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Traditional three stone stoves are criticized for their inefficiency in fuel consumption. Traditional wood fires are inefficient at transferring the released energy into the cooking vessel. Most of the released energy in the wood is wasted heating the surrounding air rather than heating the cooking vessel. The inefficient transfer of energy requires the user to use more wood fuel, increasing the amount of wood harvested from the surrounding environment – this leads to high levels of deforestation. The increased demand for wood can further deplete the already stressed local natural environment.

Carbon Zero Kenya has been on the fore-front of fighting climate change in Kenya and beyond through the use of more fuel-efficient woodstoves, which are both affordable and easy to use; cutting the amount of risky trips for firewood and allowing more trees the opportunity to grow. Subsequently, burning smaller amounts wood fuel means less smoke will engulf people’s homes and their lungs. This further translates into improved health and time savings for households, in preservation of forests and associated ecosystem services, and in reducing emissions that contribute to global climate change.

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Forests Matter, they do!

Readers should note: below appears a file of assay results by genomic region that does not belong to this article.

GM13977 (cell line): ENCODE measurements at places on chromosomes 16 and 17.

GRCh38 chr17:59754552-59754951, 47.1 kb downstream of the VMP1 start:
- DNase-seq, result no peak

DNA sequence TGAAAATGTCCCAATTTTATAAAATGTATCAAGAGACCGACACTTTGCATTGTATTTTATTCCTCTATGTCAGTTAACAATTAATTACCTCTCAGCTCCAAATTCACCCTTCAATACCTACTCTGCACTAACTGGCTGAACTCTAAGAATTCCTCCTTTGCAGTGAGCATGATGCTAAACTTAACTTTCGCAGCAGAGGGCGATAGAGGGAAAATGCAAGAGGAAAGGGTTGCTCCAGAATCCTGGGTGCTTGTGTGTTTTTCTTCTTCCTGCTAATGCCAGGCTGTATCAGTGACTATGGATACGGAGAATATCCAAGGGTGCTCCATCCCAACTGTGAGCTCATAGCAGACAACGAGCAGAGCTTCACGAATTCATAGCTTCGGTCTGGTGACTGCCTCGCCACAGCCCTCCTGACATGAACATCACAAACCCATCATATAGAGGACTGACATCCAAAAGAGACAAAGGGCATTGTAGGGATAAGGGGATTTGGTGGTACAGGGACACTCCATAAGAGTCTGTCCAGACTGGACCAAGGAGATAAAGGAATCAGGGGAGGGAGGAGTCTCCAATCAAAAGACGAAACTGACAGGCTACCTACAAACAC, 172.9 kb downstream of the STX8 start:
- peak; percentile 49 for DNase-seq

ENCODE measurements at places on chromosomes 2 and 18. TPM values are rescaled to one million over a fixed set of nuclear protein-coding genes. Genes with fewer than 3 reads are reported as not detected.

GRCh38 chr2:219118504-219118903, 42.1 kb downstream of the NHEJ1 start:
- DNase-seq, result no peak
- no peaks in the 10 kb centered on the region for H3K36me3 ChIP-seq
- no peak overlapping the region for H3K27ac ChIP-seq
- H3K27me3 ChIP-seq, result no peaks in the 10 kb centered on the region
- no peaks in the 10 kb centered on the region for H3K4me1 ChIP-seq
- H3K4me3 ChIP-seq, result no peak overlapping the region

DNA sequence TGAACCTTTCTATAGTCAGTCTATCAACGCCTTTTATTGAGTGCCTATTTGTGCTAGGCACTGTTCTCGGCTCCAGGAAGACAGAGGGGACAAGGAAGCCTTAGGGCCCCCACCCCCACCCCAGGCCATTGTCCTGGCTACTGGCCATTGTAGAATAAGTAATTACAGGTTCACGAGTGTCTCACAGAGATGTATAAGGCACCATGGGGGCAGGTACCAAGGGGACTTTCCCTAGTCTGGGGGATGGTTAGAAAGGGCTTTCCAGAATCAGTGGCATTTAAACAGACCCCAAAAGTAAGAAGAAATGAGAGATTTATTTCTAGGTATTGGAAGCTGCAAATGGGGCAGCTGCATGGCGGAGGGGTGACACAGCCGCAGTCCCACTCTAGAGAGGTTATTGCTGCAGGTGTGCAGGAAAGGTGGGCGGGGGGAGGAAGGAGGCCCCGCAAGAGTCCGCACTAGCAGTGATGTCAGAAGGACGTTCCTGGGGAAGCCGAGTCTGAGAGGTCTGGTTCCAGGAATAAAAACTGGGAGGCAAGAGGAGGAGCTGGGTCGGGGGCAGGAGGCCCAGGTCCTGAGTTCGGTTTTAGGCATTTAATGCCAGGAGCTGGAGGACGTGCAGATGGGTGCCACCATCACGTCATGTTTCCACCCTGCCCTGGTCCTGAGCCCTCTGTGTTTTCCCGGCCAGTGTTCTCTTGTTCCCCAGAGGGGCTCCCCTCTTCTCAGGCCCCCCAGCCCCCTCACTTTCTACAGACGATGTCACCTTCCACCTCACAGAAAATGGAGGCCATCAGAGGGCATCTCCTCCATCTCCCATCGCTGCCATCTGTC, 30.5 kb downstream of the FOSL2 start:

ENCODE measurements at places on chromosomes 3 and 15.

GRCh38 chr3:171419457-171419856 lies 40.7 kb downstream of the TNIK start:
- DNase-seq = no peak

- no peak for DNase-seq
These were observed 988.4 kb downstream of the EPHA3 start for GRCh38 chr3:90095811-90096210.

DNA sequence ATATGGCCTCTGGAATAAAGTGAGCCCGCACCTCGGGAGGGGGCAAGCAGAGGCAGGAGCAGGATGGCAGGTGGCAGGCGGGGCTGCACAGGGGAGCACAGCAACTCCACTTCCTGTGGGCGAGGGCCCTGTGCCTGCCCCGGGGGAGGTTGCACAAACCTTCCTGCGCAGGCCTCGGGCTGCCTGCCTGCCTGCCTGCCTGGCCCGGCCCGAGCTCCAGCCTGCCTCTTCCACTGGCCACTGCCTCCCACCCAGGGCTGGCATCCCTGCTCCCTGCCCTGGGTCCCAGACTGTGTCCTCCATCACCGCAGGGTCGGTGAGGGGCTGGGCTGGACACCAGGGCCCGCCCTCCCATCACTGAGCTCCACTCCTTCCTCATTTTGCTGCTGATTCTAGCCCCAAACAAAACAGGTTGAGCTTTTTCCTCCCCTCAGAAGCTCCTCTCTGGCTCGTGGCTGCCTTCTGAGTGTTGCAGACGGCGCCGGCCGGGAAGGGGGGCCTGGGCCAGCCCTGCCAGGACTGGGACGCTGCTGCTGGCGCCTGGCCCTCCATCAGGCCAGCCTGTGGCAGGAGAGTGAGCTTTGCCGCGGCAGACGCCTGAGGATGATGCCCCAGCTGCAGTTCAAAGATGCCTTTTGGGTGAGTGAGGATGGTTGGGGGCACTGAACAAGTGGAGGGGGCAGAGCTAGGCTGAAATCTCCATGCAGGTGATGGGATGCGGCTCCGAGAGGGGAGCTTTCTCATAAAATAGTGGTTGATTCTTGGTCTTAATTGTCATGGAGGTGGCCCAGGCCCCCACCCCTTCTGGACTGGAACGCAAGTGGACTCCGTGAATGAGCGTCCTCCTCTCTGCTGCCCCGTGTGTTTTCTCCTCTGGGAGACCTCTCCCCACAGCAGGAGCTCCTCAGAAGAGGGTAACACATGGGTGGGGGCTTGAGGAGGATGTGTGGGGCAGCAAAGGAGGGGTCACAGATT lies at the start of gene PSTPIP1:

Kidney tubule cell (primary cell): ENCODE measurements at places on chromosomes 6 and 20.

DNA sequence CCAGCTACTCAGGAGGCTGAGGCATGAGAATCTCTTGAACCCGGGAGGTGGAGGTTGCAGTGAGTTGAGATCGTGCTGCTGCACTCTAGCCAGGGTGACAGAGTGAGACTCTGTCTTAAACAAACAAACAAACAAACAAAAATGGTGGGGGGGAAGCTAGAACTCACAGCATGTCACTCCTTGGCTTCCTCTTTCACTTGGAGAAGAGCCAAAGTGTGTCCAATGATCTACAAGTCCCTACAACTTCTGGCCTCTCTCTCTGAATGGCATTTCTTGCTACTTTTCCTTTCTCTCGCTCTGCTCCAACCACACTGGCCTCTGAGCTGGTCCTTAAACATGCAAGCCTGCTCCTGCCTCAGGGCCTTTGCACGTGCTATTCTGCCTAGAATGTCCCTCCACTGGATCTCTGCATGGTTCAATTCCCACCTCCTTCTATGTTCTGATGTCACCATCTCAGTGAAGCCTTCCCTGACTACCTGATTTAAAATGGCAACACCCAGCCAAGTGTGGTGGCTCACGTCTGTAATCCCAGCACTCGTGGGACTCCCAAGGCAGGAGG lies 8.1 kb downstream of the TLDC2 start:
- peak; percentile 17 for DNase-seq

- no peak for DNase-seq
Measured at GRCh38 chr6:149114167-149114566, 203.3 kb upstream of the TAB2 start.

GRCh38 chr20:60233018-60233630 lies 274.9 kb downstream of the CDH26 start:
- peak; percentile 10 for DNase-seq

Gathering from studies done by FAO, Forest Resource Assessment 1990, Kenya is classified among the countries with low forest cover of less than 2% of the total land area. Forests are a vital resource supporting the livelihoods of rural communities in Kenya. In spite of this significant role, human activities have put increased pressure on this resource, leading to continued forest-cover decline.

Kenya’s forests are rapidly declining due to pressure from increased population and other land uses. With a substantial size of the country being arid and semi-arid, there is a lot of strain on the rest of the land since the economy is natural resource based. The dwindling forest cover has a severe effect on the climate, wildlife, streams and human population in general.

From one generation to the other Kenyans have been munching away the environmental resource through firewood harvesting and charcoal burning without regard for their future.  For instance Shimba Hills Forest in the coastal region of Kenya  is a National Reserve that lies approximately 33km south of Mombasa town, in Kwale district of coast province. Due to the insatiable need for wood fuel many trees have been cut as people seek fuel for cooking their meals at home on the wood extravagant traditional three stone. These uncontrolled anthropogenic activities endangered the existence of this very vital forest.shimba forest - 2